House Ways and Means Committee Releases Budget for Fiscal 2013

On April 11, the House Ways and Means Committee released its $32.3 billion proposed budget for fiscal year 2013, which begins on July 1. The budget gap between maintaining current services and expected revenues is approximately $1.3 billion. In order to present a balanced budget as required by law, the proposal relies on spending cuts, savings and use of the “rainy day” fund.

None of the governor’s proposed tax increases, which total about $265 million, or other revenue increases were included in the HWM proposal.Budget Spreadsheets

The HWM proposal increases Chapter 70 funds to school districts by $164 million. This is an increase of about 4 percent over FY12. Unlike the governor’s proposal, this version guarantees each school district a minimum increase over the current year of $40 per student. While this guarantee increases school aid across the board, it fails to take into consideration the varying needs of different student populations and the varying abilities of communities to raise tax revenues to help fund schools. A number of programs, including regional school transportation and the Special Education Circuit Breaker, received increases. Funding was also included to transport homeless students and to create a financial literacy program.

Public higher education is funded at $1 billion, an increase of 5.7 percent over last year over the original FY12 budget. Most of the increase is from setting aside $49 million in contract funding reserves, as the governor had done in House 2. Financial aid was decreased by about $1 million from FY12. The House proposal does not include the governor’s reorganization language or his funding increase for community colleges. However, the proposal does call for the commissioner of higher education to develop an updated funding formula for each college and sets up a committee to study better ways to coordinate workforce training needs. The MTA is concerned that there is not adequate involvement from community college faculty and staff in developing the recommendations.

Local aid to communities has seen drastic cuts during the recession. The HWM proposal increases local aid by $65 million over the governor’s budget and funds local aid at the FY12 level. (The governor’s proposal includes the $65 million increase, contingent on revenues.) In some communities, up to 40 percent of local aid goes into the public schools.

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Budget Spreadsheets

MTA President Paul Toner's statement

First Look: Massachusetts Budget and Policy Center Report

 

K-12 Education (increase of over 4.1 percent over FY12)

Chapter 70 – State Aid to Local School Districts

  • Chapter 70 is increased from current (FY12) funding levels by $164 million to $4.154 billion, an increase of about $18 million over the House 2 Chapter 70 aid proposal. Each district receives an increase over FY12 of at least $40 per student.
  • For some districts, available funds will be supplemented with unexpended federal Education Jobs money, which can be used through the first quarter of FY13.

 K-12 Education Grant Programs

  • Special Education Circuit Breaker – House Ways and Means funds the Special Education Circuit Breaker program at $222 million, an $8 million increase from the current FY12 appropriation. This is also about $8 million more than the governor’s proposal.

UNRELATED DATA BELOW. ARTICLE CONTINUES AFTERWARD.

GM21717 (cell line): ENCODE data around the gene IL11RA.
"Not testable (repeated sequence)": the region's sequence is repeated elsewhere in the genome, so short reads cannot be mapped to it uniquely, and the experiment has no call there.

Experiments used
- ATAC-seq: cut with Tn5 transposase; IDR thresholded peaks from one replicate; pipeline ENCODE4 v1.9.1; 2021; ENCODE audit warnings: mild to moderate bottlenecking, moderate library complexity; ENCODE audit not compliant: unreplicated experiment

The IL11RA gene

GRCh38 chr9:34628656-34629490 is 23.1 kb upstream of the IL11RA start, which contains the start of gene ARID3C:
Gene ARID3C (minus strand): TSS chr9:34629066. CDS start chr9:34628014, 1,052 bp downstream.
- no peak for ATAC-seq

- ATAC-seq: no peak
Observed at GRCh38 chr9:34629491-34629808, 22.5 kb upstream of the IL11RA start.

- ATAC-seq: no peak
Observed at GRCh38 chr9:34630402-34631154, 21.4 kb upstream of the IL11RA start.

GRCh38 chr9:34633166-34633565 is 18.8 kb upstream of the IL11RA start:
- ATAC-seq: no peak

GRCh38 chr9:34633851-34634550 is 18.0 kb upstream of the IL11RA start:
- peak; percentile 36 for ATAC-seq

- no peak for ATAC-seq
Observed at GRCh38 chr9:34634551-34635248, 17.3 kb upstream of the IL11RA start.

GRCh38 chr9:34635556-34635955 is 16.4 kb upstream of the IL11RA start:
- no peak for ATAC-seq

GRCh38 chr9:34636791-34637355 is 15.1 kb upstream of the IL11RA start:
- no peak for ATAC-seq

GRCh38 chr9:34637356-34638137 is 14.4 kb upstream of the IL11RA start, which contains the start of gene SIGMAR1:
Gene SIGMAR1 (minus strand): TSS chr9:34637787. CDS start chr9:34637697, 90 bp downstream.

• Regional School Transportation – This area is increased by $2 million over both FY12 and House 2.
  • Transportation of Homeless Students – This is a new program funded at $11.3 million, which was not part of the governor’s proposal.
  • Targeted Intervention for Underperforming Schools and Districts – This area is increased by $910,000 from FY12 ($1.7 million less than the House 2 proposal).
  • Expanded Learning Time Grants – The grants are funded at the FY12 level ($1 million less than in House 2).
  • Gateways Cities programs – House 2 created five new programs aimed at narrowing the achievement gap, funded at roughly $10 million. The House Ways and Means proposal cuts over $7 million from these programs.
  • Full Day Kindergarten – This area is increased by $2 million over FY12 ($1 million less than the governor’s proposal).
  • METCO – The program is cut by $1 million from both FY12 and the governor’s proposal.
    Early Education and Care (decrease of 1.6 percent from FY12)
  • House Ways and Means cuts the EEC budget by $8 million from FY12 and close to $670,000 from the House 2 proposal.
    Higher Education (increase of 5.7 percent over FY12)
  • Campus line items – Beginning in FY12, all campuses were allowed to retain tuition from out-of-state students. House Ways and Means proposes to fund each campus at a level that, with assumed tuition retention, holds each campus at its FY12 state appropriation plus assumed tuition retention. This proposed funding level is the same as the governor’s proposal, except that the governor adds an additional $10 million to community colleges as part of his proposal to reorganize this segment.
  • Scholarship Reserve – The reserve is funded at $87.6 million. In addition, $1 million is to be transferred to this line item from the Massachusetts Education Finance Agency, similar to what was done in FY12. The governor’s proposal does not include the MEFA transfer. Taking the transfer into consideration, the Scholarship Reserve is funded at $1.1 million less than the FY12 amount (about the same level as under House 2).
  • Collective bargaining reserves – As was the case with House 2, the proposal sets aside about $49 million to fund actual or anticipated collective bargaining agreements with the University of Massachusetts and the Board of Higher Education.

Employee Benefits

Cost of Living Adjustment (COLA) – The House Ways and Means proposal provides for a 3 percent increase on the first $13,000 in pension benefits for retired state employees.